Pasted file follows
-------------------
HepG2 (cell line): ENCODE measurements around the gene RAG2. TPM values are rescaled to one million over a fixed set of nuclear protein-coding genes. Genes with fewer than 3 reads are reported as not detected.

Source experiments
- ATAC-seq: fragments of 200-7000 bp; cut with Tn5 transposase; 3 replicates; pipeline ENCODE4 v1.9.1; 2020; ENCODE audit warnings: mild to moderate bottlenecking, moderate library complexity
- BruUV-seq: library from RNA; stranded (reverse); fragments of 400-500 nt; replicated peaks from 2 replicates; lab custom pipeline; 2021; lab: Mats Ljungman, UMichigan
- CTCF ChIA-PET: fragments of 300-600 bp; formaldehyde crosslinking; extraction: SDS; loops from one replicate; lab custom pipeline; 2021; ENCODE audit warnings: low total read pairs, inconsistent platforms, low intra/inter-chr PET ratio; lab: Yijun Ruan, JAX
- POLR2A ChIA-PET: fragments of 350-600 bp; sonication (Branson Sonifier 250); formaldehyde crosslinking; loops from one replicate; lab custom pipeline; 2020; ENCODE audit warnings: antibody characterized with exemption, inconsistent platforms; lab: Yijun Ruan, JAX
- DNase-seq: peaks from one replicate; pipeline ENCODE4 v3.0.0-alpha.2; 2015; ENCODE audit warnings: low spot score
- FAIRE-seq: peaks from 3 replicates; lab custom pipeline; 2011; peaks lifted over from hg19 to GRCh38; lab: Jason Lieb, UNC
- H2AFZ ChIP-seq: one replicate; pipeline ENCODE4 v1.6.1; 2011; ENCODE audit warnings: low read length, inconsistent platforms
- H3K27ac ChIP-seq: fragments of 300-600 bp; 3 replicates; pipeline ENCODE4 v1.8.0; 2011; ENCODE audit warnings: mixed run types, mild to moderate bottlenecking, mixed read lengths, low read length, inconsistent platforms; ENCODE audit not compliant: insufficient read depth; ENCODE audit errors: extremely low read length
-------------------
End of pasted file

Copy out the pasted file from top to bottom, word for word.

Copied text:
HepG2 (cell line): ENCODE measurements around the gene RAG2. TPM values are rescaled to one million over a fixed set of nuclear protein-coding genes. Genes with fewer than 3 reads are reported as not detected.

Source experiments
- ATAC-seq: fragments of 200-7000 bp; cut with Tn5 transposase; 3 replicates; pipeline ENCODE4 v1.9.1; 2020; ENCODE audit warnings: mild to moderate bottlenecking, moderate library complexity
- BruUV-seq: library from RNA; stranded (reverse); fragments of 400-500 nt; replicated peaks from 2 replicates; lab custom pipeline; 2021; lab: Mats Ljungman, UMichigan
- CTCF ChIA-PET: fragments of 300-600 bp; formaldehyde crosslinking; extraction: SDS; loops from one replicate; lab custom pipeline; 2021; ENCODE audit warnings: low total read pairs, inconsistent platforms, low intra/inter-chr PET ratio; lab: Yijun Ruan, JAX
- POLR2A ChIA-PET: fragments of 350-600 bp; sonication (Branson Sonifier 250); formaldehyde crosslinking; loops from one replicate; lab custom pipeline; 2020; ENCODE audit warnings: antibody characterized with exemption, inconsistent platforms; lab: Yijun Ruan, JAX
- DNase-seq: peaks from one replicate; pipeline ENCODE4 v3.0.0-alpha.2; 2015; ENCODE audit warnings: low spot score
- FAIRE-seq: peaks from 3 replicates; lab custom pipeline; 2011; peaks lifted over from hg19 to GRCh38; lab: Jason Lieb, UNC
- H2AFZ ChIP-seq: one replicate; pipeline ENCODE4 v1.6.1; 2011; ENCODE audit warnings: low read length, inconsistent platforms
- H3K27ac ChIP-seq: fragments of 300-600 bp; 3 replicates; pipeline ENCODE4 v1.8.0; 2011; ENCODE audit warnings: mixed run types, mild to moderate bottlenecking, mixed read lengths, low read length, inconsistent platforms; ENCODE audit not compliant: insufficient read depth; ENCODE audit errors: extremely low read length